Dr. Amelia Phillips has been named one of this year’s 100 Inspiring Women in STEM, an award presented by Insight Into Diversity magazine. A tenured faculty member at Highline College, Phillips earned the national recognition for her teaching, mentoring and leadership in the computer science field. STEM fields include science, technology, engineering and math.

“Dr. Phillips is everything a college could ask for in a STEM faculty member,” said Jeff Wagnitz, who is vice president for Highline’s Academic Affairs division. “She is an exceptional scholar, campus leader, industry liaison and role model for students. It’s an understatement to call her award ‘well deserved.’”

Phillips was one of only seven recipients from two-year colleges and one of four from the state of Washington. Most award winners represent four-year colleges and universities.

A recognized expert in the field of digital forensics, Phillips often speaks and serves as a panelist at conferences and events in the community and on campus.

“This award is being presented as a tribute to 100 women whose work and achievements not only encourage others in their individual STEM fields, but also inspire a new generation of young women to consider careers in science, technology, engineering and math,” said Lenore Pearlstein, publisher of Insight Into Diversity.

Phillips mentors female students on campus and has taken several to the annual Women in Cybersecurity Conference. In 2014, she took four students, and in 2015, she and five students presented a joint session with Brigham Young University. For Highline’s new Women in Cybersecurity club, she serves as the adviser.

Her many achievements include co-writing one of the leading computer forensics textbooks in the country and a textbook on e-discovery; serving as director of the Pacific Rim Collegiate Cyber Defense Competition; and designing certificate and AAS programs for community colleges in e-commerce, network security, digital forensics and data recovery. Phillips led Highline’s development of an applied baccalaureate in cybersecurity and forensics, one of the college’s first four-year degrees.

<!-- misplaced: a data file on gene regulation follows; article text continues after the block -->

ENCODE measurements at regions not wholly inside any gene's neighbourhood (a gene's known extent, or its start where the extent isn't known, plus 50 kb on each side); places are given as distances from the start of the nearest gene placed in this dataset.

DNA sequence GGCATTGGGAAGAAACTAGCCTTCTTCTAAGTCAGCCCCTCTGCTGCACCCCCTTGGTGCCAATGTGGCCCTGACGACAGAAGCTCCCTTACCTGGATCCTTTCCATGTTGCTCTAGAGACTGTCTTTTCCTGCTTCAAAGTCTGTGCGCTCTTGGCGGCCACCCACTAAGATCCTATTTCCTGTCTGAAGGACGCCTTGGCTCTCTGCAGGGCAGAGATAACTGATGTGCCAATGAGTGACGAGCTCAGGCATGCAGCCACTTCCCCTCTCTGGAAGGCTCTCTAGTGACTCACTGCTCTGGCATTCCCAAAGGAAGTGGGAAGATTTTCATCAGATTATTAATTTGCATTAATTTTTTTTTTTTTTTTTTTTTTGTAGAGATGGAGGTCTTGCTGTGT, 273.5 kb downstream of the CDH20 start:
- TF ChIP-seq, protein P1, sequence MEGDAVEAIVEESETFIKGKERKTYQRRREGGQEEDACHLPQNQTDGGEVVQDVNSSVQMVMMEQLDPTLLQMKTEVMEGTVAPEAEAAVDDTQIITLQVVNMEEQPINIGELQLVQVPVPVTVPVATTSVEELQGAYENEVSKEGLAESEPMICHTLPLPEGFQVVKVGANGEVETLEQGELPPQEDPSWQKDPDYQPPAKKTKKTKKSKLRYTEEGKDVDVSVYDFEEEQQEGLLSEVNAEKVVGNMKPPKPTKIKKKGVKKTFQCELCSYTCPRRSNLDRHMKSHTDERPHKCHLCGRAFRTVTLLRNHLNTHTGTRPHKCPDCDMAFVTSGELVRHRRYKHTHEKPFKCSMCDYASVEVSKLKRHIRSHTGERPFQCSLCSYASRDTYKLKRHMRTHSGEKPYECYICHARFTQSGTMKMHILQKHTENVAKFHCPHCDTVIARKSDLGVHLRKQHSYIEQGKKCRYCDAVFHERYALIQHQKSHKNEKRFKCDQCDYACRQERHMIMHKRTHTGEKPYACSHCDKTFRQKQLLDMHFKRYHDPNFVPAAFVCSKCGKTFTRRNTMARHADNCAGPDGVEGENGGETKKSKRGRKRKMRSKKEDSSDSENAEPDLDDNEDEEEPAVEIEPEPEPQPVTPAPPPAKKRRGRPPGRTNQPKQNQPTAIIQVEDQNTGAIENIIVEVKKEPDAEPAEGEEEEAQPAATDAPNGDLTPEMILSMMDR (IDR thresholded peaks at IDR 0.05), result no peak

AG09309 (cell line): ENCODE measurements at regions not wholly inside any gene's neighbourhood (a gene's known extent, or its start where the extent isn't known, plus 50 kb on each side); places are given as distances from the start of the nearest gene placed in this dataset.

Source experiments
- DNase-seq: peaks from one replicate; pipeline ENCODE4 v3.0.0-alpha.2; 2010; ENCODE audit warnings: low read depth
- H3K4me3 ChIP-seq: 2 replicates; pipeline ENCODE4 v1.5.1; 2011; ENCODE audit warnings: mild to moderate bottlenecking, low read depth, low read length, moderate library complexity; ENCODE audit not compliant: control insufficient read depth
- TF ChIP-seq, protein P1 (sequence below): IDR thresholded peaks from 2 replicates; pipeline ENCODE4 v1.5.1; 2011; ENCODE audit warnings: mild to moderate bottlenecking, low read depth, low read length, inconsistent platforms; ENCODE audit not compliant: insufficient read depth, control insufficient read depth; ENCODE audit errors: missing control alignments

Phillips began teaching computer information systems courses in the late 1990s and has been an instructor at Highline College since 2002. She was chair of the college’s Pure and Applied Science division for six years. A woman of color, she serves as an inspiration to women and underrepresented students in STEM fields on a campus that serves 16,500 students a year and is the most diverse college in the state, with 70 percent students of color.

Phillips “is truly an inspiration to all of us who are working so diligently to make a difference in the lives of all women and other underrepresented individuals,” said Pearlstein.

A Fulbright Scholar, Phillips graduated from the Massachusetts Institute of Technology and earned her M.B.A. from University of Phoenix. She completed her Ph.D. at the University of Alaska Fairbanks in Computer Security in 2013. She was one of the nation’s first to earn such a degree at one of the first universities to offer the doctoral degree.

Phillips is recognized in the September 2015 issue of Insight Into Diversity magazine.